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The National Consumer Agency (NCA) is a statutory body established by the Irish Government in May 2007. It aims to defend consumer interests and to embed a robust consumer culture in Ireland.

In March 2010, the consumer financial services related information and education function previously under the responsibility of the Financial Regulator was transferred to the NCA, offering a one-stop shop service on consumer information and education issues in the Irish economy.

The NCA and the Central Bank of Ireland have signed a framework agreement which came into effect on 1 February 2011, on the performance of their respective functions in so far as they relate to issues of consumer protection and welfare. Download the Co-operation Agreement (MS Word, 28KB)

The Central Bank of Ireland remains responsible for information on central bank operations and financial sector regulation. For more information visit and


A strong mandate

The Government has given the NCA a very strong mandate to defend and promote consumer rights through:

  • Forceful advocacy, targeted research, consumer information, education, and awareness programmes
  • The systematic enforcement of consumer law

The Agency was established by the Minister for Enterprise, Trade & Employment in response to the publication of a 2005 report by the Consumer Strategy Group entitled: Make Consumers Count. This identified important deficiencies in the protection and promotion of consumer rights in Ireland.

The NCA:

  • Represents the voice of the consumer
  • Enforces consumer legislation
  • Defends consumer interests at the highest levels of national and local decision-making

As a consumer advocate and a defender of consumer rights, the NCA has an important role in working with businesses, to help them to support compliance with regulatory obligations and to encourage best practice as regards consumer rights.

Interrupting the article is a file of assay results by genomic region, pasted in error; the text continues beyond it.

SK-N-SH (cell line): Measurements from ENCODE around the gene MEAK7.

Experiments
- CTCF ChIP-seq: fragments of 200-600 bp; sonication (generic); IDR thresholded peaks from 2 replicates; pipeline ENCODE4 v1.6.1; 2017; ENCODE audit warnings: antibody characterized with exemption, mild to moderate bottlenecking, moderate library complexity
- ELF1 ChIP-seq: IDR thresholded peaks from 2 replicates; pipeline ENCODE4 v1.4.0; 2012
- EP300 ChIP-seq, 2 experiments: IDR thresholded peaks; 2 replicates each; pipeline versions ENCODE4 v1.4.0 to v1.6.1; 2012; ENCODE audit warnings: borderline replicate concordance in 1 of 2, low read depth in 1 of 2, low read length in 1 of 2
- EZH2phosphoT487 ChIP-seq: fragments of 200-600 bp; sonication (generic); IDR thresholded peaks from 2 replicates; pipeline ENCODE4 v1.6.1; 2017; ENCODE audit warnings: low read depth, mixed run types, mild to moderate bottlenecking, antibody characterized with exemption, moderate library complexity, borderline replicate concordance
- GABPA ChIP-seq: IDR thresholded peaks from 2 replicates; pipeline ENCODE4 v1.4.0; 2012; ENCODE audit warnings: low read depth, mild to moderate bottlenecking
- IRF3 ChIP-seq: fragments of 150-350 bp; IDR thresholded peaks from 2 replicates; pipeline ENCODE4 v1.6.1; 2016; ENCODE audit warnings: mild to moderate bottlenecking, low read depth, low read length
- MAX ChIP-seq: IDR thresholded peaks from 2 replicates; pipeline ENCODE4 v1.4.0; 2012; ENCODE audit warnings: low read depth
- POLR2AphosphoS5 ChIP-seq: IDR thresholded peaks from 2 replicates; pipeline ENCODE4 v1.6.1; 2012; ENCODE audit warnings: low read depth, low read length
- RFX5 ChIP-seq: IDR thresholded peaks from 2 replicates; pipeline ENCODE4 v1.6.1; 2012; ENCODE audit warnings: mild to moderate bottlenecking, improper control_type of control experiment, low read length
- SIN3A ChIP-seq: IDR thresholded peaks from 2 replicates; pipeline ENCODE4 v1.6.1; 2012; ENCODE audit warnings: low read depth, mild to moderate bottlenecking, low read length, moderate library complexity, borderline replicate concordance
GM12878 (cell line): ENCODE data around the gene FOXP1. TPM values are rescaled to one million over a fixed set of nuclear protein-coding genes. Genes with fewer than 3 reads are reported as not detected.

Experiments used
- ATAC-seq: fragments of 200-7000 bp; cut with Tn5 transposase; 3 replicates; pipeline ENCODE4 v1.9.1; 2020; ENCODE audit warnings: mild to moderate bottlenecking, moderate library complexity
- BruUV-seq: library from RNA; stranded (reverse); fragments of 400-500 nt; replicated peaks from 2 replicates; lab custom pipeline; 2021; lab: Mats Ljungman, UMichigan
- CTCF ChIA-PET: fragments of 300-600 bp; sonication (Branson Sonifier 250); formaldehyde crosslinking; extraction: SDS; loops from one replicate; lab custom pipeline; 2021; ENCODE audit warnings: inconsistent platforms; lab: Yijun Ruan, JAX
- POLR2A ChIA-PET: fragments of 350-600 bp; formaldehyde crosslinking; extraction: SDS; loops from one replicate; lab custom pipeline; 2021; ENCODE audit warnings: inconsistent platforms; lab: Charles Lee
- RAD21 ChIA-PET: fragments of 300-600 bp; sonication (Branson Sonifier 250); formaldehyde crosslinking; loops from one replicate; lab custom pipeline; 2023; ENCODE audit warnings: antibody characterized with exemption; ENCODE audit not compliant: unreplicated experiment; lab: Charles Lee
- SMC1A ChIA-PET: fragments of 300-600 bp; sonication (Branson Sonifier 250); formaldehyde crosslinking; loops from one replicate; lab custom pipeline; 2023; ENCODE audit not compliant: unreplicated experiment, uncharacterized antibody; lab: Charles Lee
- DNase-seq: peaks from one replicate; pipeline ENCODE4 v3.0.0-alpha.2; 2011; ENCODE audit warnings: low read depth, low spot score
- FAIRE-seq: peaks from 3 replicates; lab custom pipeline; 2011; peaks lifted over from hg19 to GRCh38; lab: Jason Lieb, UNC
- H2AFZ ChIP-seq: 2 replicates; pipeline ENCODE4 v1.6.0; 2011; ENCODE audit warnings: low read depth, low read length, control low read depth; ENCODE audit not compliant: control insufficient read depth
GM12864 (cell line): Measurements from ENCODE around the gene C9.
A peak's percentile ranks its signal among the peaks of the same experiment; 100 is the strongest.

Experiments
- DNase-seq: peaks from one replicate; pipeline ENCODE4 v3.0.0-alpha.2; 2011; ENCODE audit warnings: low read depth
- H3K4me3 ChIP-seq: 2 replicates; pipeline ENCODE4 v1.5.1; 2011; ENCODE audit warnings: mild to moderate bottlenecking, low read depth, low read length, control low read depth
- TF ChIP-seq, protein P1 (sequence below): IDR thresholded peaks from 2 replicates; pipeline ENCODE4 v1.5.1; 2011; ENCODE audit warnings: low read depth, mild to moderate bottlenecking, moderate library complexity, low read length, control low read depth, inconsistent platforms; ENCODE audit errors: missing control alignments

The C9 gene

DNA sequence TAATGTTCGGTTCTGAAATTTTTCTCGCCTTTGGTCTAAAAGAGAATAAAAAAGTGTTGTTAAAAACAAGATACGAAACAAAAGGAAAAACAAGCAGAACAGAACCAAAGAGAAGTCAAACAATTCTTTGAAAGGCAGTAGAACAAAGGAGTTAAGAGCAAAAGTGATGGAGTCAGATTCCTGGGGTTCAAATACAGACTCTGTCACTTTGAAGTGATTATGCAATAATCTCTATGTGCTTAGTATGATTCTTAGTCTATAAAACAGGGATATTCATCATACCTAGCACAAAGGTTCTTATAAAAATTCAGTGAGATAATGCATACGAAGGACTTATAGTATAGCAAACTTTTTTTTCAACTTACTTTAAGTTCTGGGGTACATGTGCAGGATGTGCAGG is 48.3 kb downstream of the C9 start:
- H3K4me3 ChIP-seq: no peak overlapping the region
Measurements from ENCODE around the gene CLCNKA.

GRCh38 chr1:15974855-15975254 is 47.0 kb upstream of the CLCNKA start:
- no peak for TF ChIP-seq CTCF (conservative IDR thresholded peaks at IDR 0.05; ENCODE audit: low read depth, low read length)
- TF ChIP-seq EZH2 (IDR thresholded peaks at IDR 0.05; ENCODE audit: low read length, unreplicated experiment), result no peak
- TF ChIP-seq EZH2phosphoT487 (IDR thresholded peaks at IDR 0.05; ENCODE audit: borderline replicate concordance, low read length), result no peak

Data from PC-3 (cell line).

Designated officers of the NCA work alongside business and representative organisations to promote awareness of consumer issues and to enforce consumer law.


What we do

Our work is divided into five main functions:


Competition Authority and consumers

In the October 2008 Budget, the Minister for Finance announced plans to amalgamate the NCA and the Competition Authority, the agency responsible for enforcing Irish and European competition law.

Competition law is primarily designed to protect and benefit consumers, who have a right to purchase goods and services at a competitive price. Greater competition provides good value for consumers, stimulates business and enhances the economy as a whole.

Anti-competitive behaviour by businesses, such as price fixing, results in consumers paying higher prices without any extra benefits, and undermines the Irish economy's competitiveness.

The commencement date for the Competition and Consumer Protection Act 2014 is 31 October 2014.

The Competition and Consumer Protection Commission will have a dual mandate to enforce competition and consumer law. Both organisations continue to perform their statutory functions until the merger is given effect on 31 October 2014.
The Competition and Consumer Protection Commission will be governed by an executive Chair and Membership structure. The Act allows for a Chair and between two and six Members.

The current Chair of the Competition Authority, Isolde Goggin, was appointed designate Chair of the Competition and Consumer Protection Commission on taking up her current role in 2011. Ms Goggin will be supported in her role by the Members of the new Commission which include the three current Members of the Competition Authority, Stephen Calkins, Gerald FitzGerald and Patrick Kenny, and the current Chief Executive of the National Consumer Agency, Karen O'Leary, all of whom were appointed Members-designate of the Competition and Consumer Protection Commission by the Minister for Jobs, Enterprise and Innnovation upon taking up their current positions.

Learn more

Read about the National Consumer Agency's background

Find out about the NCA's board

Visit the Competition Authority's website